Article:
Wikipedia:Reference desk/Archives/Humanities/2010 February 11

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February 11[edit]

Who's the head of government[edit]

Question moved from Talk:United Kingdom:

Lately, I talked to people from the UK, who are quite knowledgeable in general. I was explained that the monarch (i.e., the Queen) is the de jure head of the government. I was very surprised to hear this and could not believe it. Of course, I was not provide proper references as you would expect on Wikipedia ;-)

Now, I see that this article clearly supports my initial understanding: "The position of Prime Minister, the UK's head of government, [...]". However, I have problems to believe that it was all utter nonsense what I was told.

To the people editing this article, I guess (and hope) this question is a piece of cake. Tomeasy T C 08:54, 11 February 2010 (UTC)

The queen is head of state. Parliament is her parliament, ministers are her ministers, etc. - ie they work on her behalf. The Prime Minister's role is what it says on the tin: the first/primary of the queen's ministers. He/she works more or less autonomously of course but does have to ask explicit permission from the queen to perform particular tasks, such as call a general election. Hope this helps! waggers (talk) 09:05, 11 February 2010 (UTC)
The head of government is the Prime Minister - government meaning the practical job of governing the country. The monarch is the constitutional head of state. Ghmyrtle (talk) 09:12, 11 February 2010 (UTC)
We, the ordinary people of the UK, quite like this ambiguity because we don't like anyone to have too much power. The monarch can dissolve parliament, and parliament can abolish the monarchy! :) Dbfirs 09:26, 11 February 2010 (UTC)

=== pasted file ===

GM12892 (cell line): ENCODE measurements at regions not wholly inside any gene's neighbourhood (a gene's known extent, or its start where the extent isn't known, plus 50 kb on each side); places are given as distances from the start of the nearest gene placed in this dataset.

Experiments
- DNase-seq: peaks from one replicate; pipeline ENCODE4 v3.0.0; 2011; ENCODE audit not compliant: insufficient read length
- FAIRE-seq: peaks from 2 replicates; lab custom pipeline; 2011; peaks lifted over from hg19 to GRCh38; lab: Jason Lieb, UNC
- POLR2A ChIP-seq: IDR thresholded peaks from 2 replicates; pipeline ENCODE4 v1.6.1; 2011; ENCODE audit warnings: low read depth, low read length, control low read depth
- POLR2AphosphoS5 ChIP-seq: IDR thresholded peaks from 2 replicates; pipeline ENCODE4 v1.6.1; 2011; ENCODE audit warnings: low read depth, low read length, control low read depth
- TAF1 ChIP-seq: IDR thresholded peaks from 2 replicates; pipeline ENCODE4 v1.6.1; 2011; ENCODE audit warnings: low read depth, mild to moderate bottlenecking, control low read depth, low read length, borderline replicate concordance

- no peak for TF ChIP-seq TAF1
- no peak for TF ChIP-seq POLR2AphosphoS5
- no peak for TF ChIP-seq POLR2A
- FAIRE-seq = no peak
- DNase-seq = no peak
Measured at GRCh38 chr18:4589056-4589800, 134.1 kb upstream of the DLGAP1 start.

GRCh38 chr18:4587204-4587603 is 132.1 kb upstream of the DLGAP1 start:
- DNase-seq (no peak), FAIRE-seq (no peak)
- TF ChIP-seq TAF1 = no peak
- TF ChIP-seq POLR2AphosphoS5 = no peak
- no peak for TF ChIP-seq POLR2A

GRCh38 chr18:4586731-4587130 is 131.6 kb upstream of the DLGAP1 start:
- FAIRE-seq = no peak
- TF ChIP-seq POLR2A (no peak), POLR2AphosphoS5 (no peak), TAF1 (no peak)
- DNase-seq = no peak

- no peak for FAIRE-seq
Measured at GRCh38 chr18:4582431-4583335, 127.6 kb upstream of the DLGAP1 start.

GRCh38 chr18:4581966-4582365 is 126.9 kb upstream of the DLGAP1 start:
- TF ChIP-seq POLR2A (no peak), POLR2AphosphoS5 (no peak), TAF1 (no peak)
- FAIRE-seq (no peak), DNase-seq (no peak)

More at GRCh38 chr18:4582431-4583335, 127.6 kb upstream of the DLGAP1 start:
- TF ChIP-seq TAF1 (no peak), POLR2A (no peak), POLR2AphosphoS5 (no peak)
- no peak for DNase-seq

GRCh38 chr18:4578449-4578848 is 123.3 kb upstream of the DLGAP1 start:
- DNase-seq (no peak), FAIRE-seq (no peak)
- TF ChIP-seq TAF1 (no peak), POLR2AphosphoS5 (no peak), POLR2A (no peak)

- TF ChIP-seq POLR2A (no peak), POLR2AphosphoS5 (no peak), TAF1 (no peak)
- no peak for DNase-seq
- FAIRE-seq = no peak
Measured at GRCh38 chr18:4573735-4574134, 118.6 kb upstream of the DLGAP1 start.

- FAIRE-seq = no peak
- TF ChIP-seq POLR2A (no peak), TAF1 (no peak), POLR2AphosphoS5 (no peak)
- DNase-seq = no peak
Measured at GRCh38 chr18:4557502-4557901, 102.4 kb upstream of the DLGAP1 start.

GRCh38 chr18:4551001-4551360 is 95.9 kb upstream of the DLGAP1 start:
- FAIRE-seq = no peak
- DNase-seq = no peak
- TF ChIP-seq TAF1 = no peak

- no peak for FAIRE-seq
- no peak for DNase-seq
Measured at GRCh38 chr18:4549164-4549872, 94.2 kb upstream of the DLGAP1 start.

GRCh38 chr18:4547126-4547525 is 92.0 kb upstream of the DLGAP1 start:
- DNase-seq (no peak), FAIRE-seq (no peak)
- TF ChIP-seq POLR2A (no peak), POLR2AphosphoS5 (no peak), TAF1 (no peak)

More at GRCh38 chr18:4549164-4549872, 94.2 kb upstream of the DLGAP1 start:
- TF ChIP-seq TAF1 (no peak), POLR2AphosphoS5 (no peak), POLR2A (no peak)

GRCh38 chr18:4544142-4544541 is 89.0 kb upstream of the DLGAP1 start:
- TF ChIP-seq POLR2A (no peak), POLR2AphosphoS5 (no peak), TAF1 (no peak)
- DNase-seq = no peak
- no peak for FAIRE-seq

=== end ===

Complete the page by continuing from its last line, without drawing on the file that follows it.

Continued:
I can see how Parliament could make the monarch's position untenable, or seize power unconstitutionally, but how could it alone abolish the monarchy, when all law requires the monarch's consent? Warofdreams talk 10:12, 11 February 2010 (UTC)
They couldn't do it legally without the monarch's consent. If there was a referendum that clearly showed the people wanted to get rid of the monarchy and the monarchy refused to comply, there would be a very short, bloodless coup and the monarchy would cease to be. (Although, even discussing such a referendum in parliament would require Queen's Consent (that article redirects to Royal Assent, but it is a different thing and is mentioned half way down the article), and holding the referendum would need Royal Assent, so there would probably be some questionable loopholes found to get as far as holding a referendum.) Of course, in reality it is very unlikely for the monarchy to stand in the way of abolishing the monarchy - they know the people would never stand for it. --Tango (talk) 12:00, 11 February 2010 (UTC)

Thanks for all the answers, but you did not turn to my question (except for Ghmyrtle). Rather you assumed I need to be told another fact that I did not ask for. The term head of state, which I was repeatedly explained here, was clear to me before. This is actually why I came up asking if the queen was also head of government. There was no lack of understanding from my side that she is head of state.

Now, after explaining my basis, may I ask you again for your opinions. Who is the head of government in the UK? Ghmyrtle's answer is clear: It is the Prime Minister. And the UK article says so as well, and it is also what I always thought. Does this mean that these quite educated English people talked rubbish when naming the Queen de jure head of government? Tomeasy T C 09:40, 11 February 2010 (UTC)

The government is Her Majesty's Government, carries out its actions in the monarch's name, formally acting to advise her on the best course of action. The Queen selects the Prime Minister and carries various other actual or reserve powers. I can see how she could be described as the de jure head of government, but it wouldn't mean much, wouldn't meet the definition used in our head of government article, and clearly wouldn't reflect the de facto situation. Having no single constitution means the answers to a lot of questions like this are subject to debate. Warofdreams talk 10:24, 11 February 2010 (UTC)